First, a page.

The breezy summer afternoon beckoned to me, so I ambled outside. Maybe I’d seek out a hot dog in Davis Square. But fate intervened between me and that dog. Halfway to my destination, a large white and red object — appalling to any sensitive eye — froze me in my tracks!

no tresspassing.

The sign had been taunting passersby with that loathsome extra s for who knew how long. It hung on a wooden fence around a vacant lot next to a dentist’s office. Sure, I’d noticed this sign before; dozens of walks to Davis Square had occasioned dozens of silent fist-shakings at this very spot. This time, though, the sign’s offense struck deeper. How many spelling mistakes had I noticed over the years in shop windows, street signs, menus, billboards, and other public venues? Countless, I thought.

Not an enterance. NYC Pizza and Pasta at it’s best! Cappuchino! Pistashio! Get palm reading’s here!

To/too, their/there/they’re, and your/you’re confusion, comma and apostrophe abuse, transpositions and omissions, and other sins against intelligibility too heinous to dwell on. Each one on its own amounted to naught but a needle of irritation thrusting into my tender hide. But together they constituted a larger problem, a social ill that cried out for justice.

For a champion, even.

I stared at that no tresspassing sign, and I wondered: Could I be the one? What if I were to step forward and do something? The glare from the extra s seemed to mock me. Sure, others before me had recognized that there was a problem afoot in modern English. Plenty of people had made much hay of ridiculing spelling and grammatical errors on late-night shows and in humor books and on websites weighted with snark. But: Who among them had ever bothered with actual corrective action? So far as I knew, not a soul. A lambent vision descended upon me, like the living wheels revealed unto Ezekiel. In it, I saw myself armed with Wite-Out and black marker, waging a campaign of holy destruction on spelling and grammatical mistakes. The picture widened to describe not just my neighborhood, not just the Boston area or even the august span of the Bay State, but the entire nation.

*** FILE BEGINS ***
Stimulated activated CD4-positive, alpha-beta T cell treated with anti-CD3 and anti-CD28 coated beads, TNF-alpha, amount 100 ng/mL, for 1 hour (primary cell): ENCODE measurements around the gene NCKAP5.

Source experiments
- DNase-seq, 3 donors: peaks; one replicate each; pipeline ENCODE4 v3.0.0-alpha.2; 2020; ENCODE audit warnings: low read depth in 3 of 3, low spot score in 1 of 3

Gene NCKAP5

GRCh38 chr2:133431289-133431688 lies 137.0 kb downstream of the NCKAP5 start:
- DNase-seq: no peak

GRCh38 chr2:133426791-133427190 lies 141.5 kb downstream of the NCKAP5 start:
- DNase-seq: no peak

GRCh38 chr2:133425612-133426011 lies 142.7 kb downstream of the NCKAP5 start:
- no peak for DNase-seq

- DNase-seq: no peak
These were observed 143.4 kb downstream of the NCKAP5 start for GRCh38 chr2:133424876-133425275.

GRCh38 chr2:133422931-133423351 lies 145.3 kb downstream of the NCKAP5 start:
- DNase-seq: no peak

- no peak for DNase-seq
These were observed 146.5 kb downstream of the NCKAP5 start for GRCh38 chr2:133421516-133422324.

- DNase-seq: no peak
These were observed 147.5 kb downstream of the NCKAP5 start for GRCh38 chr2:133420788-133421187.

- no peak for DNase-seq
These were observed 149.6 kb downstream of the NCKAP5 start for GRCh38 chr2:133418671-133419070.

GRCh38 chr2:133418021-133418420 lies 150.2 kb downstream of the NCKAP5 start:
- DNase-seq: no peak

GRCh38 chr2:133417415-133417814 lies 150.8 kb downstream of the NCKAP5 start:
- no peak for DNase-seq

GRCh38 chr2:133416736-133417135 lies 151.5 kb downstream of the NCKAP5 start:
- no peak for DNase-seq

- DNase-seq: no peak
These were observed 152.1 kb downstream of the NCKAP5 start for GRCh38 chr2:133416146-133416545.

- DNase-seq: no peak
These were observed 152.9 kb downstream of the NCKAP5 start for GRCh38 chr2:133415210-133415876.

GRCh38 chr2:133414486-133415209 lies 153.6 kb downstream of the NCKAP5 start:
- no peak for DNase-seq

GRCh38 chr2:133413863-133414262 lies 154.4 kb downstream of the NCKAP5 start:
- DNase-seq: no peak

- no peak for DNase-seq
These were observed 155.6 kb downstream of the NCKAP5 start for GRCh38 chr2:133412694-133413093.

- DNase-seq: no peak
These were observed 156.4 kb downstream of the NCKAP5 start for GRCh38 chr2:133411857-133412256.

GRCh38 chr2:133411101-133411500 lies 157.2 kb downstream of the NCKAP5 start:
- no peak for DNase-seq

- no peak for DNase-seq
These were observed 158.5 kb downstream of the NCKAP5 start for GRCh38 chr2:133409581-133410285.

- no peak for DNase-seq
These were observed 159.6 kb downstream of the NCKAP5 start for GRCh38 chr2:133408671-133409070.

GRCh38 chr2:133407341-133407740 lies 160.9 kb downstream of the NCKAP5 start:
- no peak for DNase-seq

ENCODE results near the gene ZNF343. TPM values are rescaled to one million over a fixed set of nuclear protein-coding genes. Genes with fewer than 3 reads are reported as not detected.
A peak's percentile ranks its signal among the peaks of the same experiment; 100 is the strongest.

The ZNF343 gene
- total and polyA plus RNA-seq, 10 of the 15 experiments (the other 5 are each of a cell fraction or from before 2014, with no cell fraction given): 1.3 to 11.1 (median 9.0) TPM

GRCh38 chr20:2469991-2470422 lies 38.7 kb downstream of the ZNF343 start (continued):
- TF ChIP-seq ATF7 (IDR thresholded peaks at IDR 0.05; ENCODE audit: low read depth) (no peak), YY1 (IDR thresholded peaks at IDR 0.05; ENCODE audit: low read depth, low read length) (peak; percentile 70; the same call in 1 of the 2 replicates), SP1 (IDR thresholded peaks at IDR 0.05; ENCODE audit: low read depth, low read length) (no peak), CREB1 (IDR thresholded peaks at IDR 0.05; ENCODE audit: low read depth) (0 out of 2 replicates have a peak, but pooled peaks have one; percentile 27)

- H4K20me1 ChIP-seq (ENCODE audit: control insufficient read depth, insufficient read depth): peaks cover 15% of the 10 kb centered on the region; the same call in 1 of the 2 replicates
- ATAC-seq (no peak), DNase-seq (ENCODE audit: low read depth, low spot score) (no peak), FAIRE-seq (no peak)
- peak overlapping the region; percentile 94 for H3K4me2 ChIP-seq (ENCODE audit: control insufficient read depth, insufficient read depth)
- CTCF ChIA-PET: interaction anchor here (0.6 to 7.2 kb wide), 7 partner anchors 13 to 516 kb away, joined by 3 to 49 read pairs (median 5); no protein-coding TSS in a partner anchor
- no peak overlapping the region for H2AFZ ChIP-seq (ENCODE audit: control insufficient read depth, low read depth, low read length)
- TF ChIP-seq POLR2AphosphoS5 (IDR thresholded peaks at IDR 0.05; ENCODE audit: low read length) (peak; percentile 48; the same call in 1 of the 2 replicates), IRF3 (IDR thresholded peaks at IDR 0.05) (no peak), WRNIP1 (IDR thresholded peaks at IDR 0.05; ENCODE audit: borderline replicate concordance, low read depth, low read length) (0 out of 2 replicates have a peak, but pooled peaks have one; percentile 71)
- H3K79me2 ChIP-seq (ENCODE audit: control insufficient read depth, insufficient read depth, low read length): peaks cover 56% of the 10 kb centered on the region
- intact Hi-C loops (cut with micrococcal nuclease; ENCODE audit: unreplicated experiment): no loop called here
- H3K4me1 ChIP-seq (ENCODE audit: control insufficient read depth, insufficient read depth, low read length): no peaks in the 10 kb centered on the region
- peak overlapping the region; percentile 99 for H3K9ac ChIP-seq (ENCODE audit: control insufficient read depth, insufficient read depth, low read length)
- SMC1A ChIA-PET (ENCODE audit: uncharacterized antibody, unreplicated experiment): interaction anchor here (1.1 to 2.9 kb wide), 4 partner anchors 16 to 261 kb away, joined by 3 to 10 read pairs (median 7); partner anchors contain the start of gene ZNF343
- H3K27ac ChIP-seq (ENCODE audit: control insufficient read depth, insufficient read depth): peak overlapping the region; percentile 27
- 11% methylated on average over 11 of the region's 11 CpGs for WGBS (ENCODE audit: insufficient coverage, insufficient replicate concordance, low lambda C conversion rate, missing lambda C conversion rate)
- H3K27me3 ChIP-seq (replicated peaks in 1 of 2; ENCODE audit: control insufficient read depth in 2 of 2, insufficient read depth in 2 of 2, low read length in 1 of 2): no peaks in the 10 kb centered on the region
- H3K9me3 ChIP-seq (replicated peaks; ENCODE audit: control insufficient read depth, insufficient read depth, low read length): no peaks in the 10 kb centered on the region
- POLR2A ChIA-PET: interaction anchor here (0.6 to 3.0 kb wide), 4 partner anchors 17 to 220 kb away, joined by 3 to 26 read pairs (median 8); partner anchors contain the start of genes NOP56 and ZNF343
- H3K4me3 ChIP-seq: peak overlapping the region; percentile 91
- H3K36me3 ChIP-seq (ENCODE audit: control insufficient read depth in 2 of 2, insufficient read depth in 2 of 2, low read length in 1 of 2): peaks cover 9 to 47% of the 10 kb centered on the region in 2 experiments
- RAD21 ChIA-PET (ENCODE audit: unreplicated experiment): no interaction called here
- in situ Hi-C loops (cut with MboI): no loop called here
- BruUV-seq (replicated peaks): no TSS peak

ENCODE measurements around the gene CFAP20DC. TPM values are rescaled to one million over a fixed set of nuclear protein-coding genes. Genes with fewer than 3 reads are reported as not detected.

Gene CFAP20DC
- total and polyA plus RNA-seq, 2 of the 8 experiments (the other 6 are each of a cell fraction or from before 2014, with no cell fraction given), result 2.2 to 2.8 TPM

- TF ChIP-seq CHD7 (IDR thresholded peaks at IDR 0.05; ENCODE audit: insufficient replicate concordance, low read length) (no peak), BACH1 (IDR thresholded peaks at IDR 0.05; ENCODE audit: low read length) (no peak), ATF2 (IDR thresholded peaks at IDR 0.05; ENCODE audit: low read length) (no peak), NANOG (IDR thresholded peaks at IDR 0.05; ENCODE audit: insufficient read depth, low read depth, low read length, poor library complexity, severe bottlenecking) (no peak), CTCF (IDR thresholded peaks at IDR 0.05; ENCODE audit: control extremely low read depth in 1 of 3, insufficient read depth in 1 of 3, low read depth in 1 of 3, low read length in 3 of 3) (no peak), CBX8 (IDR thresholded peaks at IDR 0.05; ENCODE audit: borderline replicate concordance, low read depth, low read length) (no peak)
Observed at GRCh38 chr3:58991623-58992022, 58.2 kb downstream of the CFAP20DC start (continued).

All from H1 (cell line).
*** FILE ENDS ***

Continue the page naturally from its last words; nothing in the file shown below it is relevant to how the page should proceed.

There was my answer — typo hunting was the good that I, Jeff Deck, was uniquely suited to visit upon society.

I would change the world, one typo correction at a time.

I turned back toward home, abandoning thoughts of hot dogs, and locked myself in my room, as typo-free a warren as one would expect. Typos might leap out from anywhere — were, in fact, everywhere. How should I go about this quest? And would I be alone in my fight, against the whole world? Then it all clicked into place, and the vision stuck. I already had one ally, the Sleipnir to my Odin: Callie, my car. That road trip I’d wanted to take! This would be the motivational engine that I’d been missing. I think I collapsed onto the bed, the force of revelation knocking me unconscious, the proverbial lightbulb blinding me with its incandescent flare. Of course, I had also missed lunch.

When I came to, I decided I should attempt another outing, but this one with much more purpose. I immediately bought a sizable wall map of the United States and tacked it over my bed. With the sunset casting an eerie glow through my apartment, I stood enraptured by the sheer span of the nation. So many tiny names, so many roads. Quite a profusion of territory over which to spread the gospel of good grammar — at least several thousand miles. I’d make a loop of the country’s perimeter, since that seemed the best method for (a) seeing the most of this mammoth republic and (b) avoiding covering the same ground twice.